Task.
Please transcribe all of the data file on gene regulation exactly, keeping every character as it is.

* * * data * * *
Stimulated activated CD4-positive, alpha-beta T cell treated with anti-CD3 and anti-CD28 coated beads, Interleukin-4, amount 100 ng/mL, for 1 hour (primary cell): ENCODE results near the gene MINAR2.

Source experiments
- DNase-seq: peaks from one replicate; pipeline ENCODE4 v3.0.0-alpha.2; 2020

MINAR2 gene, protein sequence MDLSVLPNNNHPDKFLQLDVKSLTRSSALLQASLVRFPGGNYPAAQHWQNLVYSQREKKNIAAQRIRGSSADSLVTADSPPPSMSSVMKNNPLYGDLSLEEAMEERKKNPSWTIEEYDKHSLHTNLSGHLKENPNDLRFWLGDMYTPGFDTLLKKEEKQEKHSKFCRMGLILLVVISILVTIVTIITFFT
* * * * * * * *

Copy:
Stimulated activated CD4-positive, alpha-beta T cell treated with anti-CD3 and anti-CD28 coated beads, Interleukin-4, amount 100 ng/mL, for 1 hour (primary cell): ENCODE results near the gene MINAR2.

Source experiments
- DNase-seq: peaks from one replicate; pipeline ENCODE4 v3.0.0-alpha.2; 2020

MINAR2 gene, protein sequence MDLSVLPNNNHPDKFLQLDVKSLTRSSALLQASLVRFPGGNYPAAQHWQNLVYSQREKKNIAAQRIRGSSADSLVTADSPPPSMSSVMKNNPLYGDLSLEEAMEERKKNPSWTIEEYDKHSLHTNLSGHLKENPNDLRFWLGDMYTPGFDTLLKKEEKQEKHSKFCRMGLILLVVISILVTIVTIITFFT